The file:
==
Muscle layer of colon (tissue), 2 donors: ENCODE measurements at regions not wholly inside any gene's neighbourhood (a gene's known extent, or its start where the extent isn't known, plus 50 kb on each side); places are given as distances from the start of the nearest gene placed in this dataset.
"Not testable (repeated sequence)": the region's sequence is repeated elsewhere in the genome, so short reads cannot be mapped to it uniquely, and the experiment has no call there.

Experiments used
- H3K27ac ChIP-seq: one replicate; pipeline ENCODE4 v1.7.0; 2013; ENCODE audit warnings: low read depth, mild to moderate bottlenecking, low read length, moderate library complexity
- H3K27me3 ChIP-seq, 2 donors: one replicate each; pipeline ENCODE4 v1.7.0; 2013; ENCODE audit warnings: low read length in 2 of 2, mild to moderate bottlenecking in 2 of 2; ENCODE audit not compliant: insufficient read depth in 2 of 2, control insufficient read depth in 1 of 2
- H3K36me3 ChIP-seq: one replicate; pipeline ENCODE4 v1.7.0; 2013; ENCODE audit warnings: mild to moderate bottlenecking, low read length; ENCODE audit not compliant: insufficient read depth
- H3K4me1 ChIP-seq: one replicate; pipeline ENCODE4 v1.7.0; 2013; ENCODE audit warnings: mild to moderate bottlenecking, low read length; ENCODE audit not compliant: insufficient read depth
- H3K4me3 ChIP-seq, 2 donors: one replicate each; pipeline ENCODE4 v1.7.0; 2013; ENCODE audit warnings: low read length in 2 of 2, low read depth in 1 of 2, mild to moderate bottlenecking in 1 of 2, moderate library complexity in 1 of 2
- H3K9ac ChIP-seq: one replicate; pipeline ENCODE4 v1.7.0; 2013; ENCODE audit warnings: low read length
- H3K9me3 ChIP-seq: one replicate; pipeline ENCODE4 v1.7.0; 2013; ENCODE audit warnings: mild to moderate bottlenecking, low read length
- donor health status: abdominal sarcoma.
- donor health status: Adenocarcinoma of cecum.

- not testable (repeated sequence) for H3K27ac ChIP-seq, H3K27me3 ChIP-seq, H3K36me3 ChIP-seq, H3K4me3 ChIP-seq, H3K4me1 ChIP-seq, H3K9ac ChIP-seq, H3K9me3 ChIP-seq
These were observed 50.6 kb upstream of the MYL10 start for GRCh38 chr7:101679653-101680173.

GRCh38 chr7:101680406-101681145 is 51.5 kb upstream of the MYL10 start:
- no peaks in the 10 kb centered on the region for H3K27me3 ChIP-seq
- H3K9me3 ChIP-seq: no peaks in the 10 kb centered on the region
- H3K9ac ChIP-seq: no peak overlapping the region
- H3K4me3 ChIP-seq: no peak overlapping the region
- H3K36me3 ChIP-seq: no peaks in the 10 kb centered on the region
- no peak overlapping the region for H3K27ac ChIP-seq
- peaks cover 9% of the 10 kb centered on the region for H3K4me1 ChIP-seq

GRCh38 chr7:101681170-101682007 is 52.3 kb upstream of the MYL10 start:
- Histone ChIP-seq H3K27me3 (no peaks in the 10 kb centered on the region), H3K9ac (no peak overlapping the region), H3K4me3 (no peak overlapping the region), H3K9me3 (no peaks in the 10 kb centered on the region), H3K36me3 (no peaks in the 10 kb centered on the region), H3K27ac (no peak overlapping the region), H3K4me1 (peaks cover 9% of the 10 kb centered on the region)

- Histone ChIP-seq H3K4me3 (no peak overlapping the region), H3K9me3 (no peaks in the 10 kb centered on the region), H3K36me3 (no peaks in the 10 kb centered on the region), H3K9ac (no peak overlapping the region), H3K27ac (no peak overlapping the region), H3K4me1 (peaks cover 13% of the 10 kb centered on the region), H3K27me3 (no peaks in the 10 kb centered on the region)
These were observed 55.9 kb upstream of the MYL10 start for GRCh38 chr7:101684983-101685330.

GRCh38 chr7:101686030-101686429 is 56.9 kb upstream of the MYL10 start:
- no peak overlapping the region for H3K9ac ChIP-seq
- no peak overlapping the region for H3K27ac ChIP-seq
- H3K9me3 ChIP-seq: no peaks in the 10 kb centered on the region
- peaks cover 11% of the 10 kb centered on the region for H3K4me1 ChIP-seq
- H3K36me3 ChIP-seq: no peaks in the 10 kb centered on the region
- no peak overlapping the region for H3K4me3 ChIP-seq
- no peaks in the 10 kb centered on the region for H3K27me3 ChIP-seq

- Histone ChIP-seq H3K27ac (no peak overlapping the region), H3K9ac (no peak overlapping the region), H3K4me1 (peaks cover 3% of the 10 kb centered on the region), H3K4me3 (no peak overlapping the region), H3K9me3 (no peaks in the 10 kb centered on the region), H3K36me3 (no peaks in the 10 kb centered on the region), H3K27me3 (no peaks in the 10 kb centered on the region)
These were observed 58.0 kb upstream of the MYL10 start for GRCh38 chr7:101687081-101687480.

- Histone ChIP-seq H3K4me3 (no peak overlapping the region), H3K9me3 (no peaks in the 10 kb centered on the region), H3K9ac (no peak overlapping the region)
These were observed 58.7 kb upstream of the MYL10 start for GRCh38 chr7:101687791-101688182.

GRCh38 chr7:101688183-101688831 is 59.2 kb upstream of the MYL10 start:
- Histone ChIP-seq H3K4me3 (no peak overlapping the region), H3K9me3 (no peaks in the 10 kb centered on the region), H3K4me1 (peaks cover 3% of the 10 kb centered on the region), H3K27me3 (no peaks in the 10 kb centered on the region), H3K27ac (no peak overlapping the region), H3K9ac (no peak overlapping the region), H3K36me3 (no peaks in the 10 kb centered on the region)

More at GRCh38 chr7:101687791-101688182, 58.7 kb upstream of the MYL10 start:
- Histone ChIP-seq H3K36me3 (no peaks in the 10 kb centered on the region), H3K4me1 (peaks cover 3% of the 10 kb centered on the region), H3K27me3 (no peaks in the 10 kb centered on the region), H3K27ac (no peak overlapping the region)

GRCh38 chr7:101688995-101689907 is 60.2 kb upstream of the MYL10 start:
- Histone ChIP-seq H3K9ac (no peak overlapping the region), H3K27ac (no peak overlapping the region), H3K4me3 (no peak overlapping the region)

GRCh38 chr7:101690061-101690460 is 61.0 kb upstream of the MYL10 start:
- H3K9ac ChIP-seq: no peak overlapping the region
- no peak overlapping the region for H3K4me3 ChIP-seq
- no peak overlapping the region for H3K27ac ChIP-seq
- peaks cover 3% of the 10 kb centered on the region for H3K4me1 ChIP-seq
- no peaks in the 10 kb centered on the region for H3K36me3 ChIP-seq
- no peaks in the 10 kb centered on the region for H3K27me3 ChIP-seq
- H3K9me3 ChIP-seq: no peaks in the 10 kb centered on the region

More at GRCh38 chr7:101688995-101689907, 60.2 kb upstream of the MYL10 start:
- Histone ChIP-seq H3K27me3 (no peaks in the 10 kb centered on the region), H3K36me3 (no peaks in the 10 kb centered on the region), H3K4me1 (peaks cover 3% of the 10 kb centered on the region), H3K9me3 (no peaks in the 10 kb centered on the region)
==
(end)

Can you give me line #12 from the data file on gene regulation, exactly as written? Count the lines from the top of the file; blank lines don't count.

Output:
- donor health status: Adenocarcinoma of cecum.